(Washington, D.C.) “We recall the August day in 1989 when hundreds of thousands of people linked hands from Tallinn to Riga to Vilnius, forming a human chain as strong as the values for which it stood. Today that Baltic chain extends across the Atlantic Ocean. America’s hands and hearts and hopes are joined as one with yours,” said President Clinton during the signing ceremony of the Charter of Partnership among the United States and the Baltic countries. The emotional ceremony took place in the East Room of the White House on January 16, 1998. President Clinton closed his remarks by stating that “working together we can build a new Europe of democracy, prosperity and peace, where security is the province of every nation.”
President Ulmanis of Latvia, President Brazauskas of Lithuania, and President Meri of Estonia also addressed the distinguished guests before signing the Charter. President Meri’s statement spoke to the deeply-felt aspirations of all Central and Eastern Europeans when he said, “we believe that the question of Baltic membership in NATO will become the real test of post-Madrid security thinking — that is, that countries shall be able to choose their security arrangement regardless of geography.”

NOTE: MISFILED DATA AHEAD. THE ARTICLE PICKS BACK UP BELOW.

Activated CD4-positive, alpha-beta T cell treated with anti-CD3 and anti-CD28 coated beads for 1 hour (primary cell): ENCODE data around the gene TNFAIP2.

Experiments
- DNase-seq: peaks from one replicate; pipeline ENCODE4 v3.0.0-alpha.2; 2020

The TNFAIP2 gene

Following the signing ceremony, Vice President Al Gore hosted a reception at the Blair House. He reiterated the theme of ever closer relations between the United States and Estonia, Latvia and Lithuania.
Secretary of State Madeleine K. Albright, Deputy Secretary of State Strobe Talbott, National Security Advisor Samuel R. Berger, Senator Bob Dole, Dr. Zbigniew Brzezinski, Senator Richard Durbin (D-IL), Rep. Dennis Kucinich (D-OH), Rep. Nancy Pelosi (D-CA), Rep. John Shimkus (R-IL) and members of the diplomatic corps, including Russian Ambassador Yuli M. Vorontsov and Hungarian Ambassador Gyorgy Banlaki were among the attendees along with representatives of Baltic American organizations. Ambassador Vorontsov reportedly congratulated Latvian Foreign Minister Valdis Birkavs which some interpreted as recognition of the Charter by Russia.
Frank Koszorus, Jr., who represented the Coalition at the White House, remarked that “the Charter is the latest milestone in the recognition by the United States that its security interests are inextricably linked with the welfare of Europe. It gives us hope that all the building blocks of stability and democracy in Central and Eastern Europe, ranging from NATO enlargement to granting Western-style minority rights to the Hungarian minorities of the region, will continue to be promoted by the leadership only America can provide.”